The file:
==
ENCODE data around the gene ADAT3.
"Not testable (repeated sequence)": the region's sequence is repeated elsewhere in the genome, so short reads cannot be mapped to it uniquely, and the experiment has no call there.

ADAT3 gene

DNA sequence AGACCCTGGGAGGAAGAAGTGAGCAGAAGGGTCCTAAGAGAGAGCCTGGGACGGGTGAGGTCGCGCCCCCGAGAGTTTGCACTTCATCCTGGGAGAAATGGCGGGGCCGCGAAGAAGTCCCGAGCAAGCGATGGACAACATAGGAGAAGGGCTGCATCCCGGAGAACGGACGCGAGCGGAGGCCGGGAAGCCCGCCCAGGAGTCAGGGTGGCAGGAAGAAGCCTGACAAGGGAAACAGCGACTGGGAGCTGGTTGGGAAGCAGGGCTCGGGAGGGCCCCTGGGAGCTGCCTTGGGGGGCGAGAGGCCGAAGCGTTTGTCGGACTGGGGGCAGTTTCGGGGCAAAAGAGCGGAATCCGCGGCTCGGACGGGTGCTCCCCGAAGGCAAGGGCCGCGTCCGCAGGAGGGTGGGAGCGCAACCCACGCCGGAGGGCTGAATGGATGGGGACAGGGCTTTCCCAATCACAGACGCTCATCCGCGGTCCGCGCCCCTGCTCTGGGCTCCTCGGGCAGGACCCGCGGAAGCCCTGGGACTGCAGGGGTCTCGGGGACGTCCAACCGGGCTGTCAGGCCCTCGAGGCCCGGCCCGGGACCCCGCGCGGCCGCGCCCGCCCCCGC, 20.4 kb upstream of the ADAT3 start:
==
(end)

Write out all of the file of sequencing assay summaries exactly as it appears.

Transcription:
ENCODE data around the gene ADAT3.
"Not testable (repeated sequence)": the region's sequence is repeated elsewhere in the genome, so short reads cannot be mapped to it uniquely, and the experiment has no call there.

ADAT3 gene

DNA sequence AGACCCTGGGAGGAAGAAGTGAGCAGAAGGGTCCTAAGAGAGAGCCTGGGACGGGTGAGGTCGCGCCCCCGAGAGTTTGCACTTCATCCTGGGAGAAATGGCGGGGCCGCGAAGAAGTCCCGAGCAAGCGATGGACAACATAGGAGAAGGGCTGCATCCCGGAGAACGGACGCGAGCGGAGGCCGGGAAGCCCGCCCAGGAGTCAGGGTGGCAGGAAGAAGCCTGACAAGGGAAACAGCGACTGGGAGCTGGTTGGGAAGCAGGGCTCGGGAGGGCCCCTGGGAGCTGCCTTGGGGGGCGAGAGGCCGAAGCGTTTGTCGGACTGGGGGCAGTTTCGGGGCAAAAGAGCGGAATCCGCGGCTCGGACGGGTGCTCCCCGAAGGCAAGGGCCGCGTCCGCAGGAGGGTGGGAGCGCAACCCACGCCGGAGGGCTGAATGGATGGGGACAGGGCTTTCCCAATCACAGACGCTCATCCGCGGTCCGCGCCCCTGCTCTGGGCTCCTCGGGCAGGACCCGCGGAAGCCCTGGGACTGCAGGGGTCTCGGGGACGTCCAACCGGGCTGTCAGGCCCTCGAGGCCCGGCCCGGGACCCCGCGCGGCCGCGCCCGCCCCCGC, 20.4 kb upstream of the ADAT3 start: